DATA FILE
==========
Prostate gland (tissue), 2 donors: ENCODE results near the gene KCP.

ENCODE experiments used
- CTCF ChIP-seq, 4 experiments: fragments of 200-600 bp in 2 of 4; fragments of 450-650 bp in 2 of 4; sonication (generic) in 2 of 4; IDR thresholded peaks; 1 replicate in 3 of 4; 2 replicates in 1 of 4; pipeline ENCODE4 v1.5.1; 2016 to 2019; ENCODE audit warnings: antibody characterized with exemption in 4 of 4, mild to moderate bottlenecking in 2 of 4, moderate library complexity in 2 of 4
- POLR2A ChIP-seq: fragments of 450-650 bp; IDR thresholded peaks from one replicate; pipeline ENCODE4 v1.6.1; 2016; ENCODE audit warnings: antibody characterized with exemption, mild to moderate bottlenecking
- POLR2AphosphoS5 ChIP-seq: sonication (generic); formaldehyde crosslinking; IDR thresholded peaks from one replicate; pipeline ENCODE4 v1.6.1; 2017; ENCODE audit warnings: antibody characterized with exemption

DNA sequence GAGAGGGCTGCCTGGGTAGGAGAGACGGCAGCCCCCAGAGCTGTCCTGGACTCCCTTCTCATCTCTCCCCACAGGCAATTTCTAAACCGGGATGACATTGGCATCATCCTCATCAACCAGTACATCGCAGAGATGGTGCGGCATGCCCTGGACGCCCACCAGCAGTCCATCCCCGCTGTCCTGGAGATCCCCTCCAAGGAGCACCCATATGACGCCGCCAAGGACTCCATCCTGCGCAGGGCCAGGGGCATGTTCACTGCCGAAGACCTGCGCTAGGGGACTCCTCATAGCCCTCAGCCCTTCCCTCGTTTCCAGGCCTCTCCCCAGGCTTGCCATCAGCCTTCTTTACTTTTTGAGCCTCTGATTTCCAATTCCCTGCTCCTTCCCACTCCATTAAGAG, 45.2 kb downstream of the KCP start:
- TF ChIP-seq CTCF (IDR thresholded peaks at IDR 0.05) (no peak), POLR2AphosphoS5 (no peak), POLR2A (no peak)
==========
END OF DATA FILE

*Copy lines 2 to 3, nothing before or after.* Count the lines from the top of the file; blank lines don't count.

ENCODE experiments used
- CTCF ChIP-seq, 4 experiments: fragments of 200-600 bp in 2 of 4; fragments of 450-650 bp in 2 of 4; sonication (generic) in 2 of 4; IDR thresholded peaks; 1 replicate in 3 of 4; 2 replicates in 1 of 4; pipeline ENCODE4 v1.5.1; 2016 to 2019; ENCODE audit warnings: antibody characterized with exemption in 4 of 4, mild to moderate bottlenecking in 2 of 4, moderate library complexity in 2 of 4